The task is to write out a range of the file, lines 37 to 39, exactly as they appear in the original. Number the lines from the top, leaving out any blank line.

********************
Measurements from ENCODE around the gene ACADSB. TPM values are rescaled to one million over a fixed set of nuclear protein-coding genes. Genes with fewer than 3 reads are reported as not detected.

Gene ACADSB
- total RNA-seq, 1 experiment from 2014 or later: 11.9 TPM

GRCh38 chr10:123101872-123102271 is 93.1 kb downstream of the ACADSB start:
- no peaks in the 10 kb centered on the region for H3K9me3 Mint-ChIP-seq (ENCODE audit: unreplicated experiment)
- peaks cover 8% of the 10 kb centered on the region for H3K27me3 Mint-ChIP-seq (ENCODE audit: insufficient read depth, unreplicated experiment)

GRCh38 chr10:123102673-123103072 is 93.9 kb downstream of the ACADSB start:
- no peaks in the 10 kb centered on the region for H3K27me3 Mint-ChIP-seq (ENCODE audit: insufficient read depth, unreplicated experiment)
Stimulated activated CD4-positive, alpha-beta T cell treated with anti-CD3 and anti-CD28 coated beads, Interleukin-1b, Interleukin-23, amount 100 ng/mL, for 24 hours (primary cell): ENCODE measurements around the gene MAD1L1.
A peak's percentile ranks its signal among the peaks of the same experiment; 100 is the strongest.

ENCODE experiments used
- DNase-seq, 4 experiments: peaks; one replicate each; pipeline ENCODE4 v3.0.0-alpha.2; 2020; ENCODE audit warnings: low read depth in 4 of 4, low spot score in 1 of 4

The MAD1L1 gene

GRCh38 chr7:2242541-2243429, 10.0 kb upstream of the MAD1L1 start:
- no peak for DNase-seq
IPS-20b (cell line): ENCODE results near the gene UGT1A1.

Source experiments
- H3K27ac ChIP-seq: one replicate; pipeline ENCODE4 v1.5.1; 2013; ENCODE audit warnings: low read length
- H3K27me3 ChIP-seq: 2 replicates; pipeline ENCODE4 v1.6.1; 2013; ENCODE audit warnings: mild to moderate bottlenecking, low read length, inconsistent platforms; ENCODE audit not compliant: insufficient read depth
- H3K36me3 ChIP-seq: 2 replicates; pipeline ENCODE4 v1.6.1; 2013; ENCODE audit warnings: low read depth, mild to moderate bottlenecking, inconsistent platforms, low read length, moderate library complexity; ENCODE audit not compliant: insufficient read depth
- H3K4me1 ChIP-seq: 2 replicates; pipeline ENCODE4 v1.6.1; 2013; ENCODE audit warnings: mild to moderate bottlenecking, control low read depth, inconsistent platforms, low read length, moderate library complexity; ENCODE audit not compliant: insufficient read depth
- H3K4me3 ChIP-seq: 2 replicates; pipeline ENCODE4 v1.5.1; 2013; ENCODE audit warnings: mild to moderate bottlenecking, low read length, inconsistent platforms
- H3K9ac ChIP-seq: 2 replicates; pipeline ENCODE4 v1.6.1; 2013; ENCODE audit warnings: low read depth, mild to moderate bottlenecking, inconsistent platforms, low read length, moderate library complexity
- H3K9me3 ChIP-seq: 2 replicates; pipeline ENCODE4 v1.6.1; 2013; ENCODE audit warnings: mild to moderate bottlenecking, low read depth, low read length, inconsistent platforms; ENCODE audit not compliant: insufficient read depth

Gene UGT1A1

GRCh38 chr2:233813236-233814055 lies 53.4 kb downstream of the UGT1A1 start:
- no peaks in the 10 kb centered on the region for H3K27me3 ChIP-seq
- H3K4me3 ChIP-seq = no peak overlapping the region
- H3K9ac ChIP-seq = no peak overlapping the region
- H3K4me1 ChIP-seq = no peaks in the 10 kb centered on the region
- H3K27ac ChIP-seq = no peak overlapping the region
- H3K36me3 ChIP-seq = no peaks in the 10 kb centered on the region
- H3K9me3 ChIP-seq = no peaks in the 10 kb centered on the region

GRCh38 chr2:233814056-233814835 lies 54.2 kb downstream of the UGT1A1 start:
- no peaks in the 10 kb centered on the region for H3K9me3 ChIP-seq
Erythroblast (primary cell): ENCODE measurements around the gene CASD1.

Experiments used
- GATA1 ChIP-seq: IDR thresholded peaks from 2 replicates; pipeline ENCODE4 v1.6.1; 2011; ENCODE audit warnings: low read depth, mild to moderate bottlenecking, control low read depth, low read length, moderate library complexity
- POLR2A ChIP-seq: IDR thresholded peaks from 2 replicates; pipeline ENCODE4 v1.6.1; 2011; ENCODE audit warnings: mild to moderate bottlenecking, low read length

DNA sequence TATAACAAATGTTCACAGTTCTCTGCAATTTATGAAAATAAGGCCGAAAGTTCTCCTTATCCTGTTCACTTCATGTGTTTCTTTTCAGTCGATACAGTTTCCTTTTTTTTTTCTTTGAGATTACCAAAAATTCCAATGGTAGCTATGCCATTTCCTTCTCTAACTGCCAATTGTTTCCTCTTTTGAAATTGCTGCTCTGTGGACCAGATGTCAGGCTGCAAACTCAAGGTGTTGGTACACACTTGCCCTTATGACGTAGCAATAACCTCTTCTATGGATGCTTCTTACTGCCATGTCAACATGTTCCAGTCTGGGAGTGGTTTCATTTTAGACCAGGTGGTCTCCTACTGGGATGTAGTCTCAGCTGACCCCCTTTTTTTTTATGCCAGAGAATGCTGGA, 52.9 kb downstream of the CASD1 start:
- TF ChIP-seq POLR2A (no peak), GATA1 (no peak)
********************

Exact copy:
Experiments used
- GATA1 ChIP-seq: IDR thresholded peaks from 2 replicates; pipeline ENCODE4 v1.6.1; 2011; ENCODE audit warnings: low read depth, mild to moderate bottlenecking, control low read depth, low read length, moderate library complexity
- POLR2A ChIP-seq: IDR thresholded peaks from 2 replicates; pipeline ENCODE4 v1.6.1; 2011; ENCODE audit warnings: mild to moderate bottlenecking, low read length